The image above shows a few of the chairs in storage at the Powerhouse Discovery Centre: the museum’s off site storage and collection care facility at Castle Hill. The collection stores are generally not open to the public but behind-the-scenes tours and open days are programmed throughout the year. Please be seated was one such tour conducted for Sydney Design 2013.
Thumbscrew, torture device, date unknown, Powerhouse Museum
The image above is of a thumbscrew which I came across here in the Museum’s collection while looking for something far more innocuous – a wooden mallet made from a girder of the old Sydney Stock Exchange.
Portrait of Sir Henry Parkes, Sydney, Australia, 1880-1896, Powerhouse Museum, 85/1286-481
Sir Henry Parkes was one of Australia’s more significant politicians and journalists and the Museum’s collection of objects relating to him is a varied one. It includes objects representative of his years as a manufacturer of domesticware, toys and turned wood and ivory articles. Two of ivory handles included in this group were turned by Parkes in his shop at No. 9 Hunter street which he occupied from 1847 till 1852. Other objects, which also bear the mark ‘Henry Parkes and Co.’, were imported from overseas and retailed from the shops he ran throughout most of his career.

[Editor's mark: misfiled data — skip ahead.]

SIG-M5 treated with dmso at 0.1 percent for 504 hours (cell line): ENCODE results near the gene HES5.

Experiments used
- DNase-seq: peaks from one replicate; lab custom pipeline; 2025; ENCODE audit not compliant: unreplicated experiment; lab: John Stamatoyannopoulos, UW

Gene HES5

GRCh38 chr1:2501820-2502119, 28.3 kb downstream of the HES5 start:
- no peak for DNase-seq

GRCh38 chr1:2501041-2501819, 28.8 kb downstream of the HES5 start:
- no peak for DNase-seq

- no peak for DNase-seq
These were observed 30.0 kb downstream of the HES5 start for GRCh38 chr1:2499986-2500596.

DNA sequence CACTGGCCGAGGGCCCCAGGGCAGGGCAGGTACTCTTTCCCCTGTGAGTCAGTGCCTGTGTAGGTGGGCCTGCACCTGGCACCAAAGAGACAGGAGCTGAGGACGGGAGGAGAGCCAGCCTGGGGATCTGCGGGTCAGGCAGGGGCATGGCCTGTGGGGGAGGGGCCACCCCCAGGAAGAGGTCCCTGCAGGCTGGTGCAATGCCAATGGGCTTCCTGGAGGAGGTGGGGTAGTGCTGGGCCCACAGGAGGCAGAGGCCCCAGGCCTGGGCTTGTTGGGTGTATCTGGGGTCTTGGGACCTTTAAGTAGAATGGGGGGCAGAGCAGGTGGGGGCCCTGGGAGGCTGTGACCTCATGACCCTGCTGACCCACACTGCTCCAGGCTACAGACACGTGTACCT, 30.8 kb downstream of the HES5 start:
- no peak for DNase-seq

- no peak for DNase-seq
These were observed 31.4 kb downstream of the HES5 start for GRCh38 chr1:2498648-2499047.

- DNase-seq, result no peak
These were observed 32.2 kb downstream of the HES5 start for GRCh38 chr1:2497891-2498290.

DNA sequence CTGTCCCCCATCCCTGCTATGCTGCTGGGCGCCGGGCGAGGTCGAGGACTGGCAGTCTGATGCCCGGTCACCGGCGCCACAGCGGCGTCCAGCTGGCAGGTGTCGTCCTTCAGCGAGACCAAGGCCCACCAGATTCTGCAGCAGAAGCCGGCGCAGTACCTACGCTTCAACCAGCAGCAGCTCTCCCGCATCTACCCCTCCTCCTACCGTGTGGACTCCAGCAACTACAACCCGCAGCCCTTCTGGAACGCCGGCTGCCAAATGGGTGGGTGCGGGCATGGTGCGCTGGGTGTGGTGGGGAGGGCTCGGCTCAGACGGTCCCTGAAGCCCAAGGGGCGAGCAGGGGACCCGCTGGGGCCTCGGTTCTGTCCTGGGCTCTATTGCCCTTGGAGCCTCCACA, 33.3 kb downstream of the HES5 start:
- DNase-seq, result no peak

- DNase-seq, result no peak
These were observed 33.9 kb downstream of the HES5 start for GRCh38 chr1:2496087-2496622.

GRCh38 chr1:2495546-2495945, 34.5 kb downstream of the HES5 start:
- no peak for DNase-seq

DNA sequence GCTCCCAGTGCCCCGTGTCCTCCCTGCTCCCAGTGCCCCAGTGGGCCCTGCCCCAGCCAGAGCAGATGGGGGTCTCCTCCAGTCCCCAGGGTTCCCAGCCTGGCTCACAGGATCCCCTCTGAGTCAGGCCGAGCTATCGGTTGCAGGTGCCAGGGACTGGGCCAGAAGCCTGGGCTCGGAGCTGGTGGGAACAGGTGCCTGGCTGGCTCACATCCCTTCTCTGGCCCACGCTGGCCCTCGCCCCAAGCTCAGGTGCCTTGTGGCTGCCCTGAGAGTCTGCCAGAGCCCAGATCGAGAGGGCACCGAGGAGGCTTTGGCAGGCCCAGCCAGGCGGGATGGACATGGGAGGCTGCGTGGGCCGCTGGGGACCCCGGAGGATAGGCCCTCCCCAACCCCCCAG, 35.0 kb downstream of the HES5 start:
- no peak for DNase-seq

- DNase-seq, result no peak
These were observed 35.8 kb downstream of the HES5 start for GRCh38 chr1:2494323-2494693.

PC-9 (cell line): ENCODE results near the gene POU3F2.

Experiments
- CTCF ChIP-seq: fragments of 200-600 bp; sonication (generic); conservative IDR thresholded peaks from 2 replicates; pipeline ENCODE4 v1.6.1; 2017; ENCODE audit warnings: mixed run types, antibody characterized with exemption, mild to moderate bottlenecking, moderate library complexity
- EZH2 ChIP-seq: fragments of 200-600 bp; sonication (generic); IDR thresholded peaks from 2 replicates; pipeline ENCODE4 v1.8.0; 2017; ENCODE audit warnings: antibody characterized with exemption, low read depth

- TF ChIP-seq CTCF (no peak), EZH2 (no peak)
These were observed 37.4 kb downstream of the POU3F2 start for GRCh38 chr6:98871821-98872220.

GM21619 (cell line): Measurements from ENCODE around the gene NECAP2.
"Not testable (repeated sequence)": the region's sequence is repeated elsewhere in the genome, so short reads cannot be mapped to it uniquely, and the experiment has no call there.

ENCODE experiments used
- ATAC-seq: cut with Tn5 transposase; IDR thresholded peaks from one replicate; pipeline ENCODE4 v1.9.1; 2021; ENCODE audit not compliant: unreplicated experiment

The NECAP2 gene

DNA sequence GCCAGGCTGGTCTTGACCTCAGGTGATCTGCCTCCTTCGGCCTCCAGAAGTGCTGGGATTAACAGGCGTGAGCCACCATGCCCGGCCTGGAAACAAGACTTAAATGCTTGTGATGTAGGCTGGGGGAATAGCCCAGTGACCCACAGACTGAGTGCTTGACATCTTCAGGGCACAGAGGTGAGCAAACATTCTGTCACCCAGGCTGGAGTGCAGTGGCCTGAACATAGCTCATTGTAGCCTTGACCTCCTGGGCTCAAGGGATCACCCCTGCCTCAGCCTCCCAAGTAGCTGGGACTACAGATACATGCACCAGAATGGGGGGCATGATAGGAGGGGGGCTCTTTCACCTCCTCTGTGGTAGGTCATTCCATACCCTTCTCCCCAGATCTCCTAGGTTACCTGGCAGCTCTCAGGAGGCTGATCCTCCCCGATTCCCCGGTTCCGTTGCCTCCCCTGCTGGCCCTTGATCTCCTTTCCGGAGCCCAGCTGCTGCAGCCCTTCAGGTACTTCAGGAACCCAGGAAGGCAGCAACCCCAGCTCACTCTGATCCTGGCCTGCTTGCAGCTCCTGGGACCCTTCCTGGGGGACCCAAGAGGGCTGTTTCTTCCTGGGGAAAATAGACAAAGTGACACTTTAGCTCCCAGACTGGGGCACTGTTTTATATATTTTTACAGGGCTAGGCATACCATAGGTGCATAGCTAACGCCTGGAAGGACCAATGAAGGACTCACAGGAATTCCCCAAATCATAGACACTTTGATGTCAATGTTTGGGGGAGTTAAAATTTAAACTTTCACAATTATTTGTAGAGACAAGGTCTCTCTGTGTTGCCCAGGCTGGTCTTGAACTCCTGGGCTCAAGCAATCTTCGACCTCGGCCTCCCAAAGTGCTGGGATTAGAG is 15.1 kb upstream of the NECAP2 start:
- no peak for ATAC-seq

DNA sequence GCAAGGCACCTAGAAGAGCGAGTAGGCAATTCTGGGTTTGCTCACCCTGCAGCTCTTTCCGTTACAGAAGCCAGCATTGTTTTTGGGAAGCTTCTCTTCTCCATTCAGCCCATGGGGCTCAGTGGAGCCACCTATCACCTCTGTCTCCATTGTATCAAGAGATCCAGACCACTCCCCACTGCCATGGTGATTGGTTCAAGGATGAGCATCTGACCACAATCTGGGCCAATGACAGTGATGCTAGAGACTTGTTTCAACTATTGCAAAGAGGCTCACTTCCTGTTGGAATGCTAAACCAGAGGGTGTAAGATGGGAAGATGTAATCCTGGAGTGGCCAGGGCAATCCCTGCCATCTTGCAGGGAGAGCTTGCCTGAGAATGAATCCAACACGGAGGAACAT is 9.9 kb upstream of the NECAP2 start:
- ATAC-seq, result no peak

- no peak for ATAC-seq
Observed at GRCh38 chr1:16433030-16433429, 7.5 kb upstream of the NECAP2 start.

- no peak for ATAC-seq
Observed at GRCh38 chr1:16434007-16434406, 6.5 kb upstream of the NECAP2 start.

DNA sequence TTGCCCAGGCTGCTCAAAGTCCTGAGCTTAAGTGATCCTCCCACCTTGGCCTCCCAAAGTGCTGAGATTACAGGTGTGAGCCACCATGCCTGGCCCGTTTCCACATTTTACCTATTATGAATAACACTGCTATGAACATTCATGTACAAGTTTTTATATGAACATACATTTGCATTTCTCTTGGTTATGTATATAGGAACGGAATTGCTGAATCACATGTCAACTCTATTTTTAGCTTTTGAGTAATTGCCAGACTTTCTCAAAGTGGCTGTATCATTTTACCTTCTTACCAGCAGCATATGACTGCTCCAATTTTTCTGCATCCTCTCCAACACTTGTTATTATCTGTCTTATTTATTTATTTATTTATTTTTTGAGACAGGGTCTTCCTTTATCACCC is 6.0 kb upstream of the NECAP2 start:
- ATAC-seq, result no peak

Sculpted Elephant, carved from graphite, purchased from F Krantz, 1884, Powerhouse Museum, 6189
For most of the hundred-plus years this graphite elephant has been in the Powerhouse Museum’s collections it has been inextricably tied to the Garden Palace fire of 1882. The main reason for this has been the ongoing claims that the elephant was one of the only Museum objects to survive the flames. These claims have, over the years, increased its significance and given it a special place within the Museum’s collections. But research over the past few years has revealed a very complicated tale, and while this elephant has played a starring role, it is perhaps not quite as heroic as once thought.
Coathangers, The Powerhouse Museum Collectioin
We are always talking about how strange, ecletic and vast the Museum’s collection is. So I thought I might introduce you to group of quirky coat hangers from the Mid-Twentieth Century, that I came across last week. From velvet, crochet to bread tags they look exactly like something my Nanna would give me.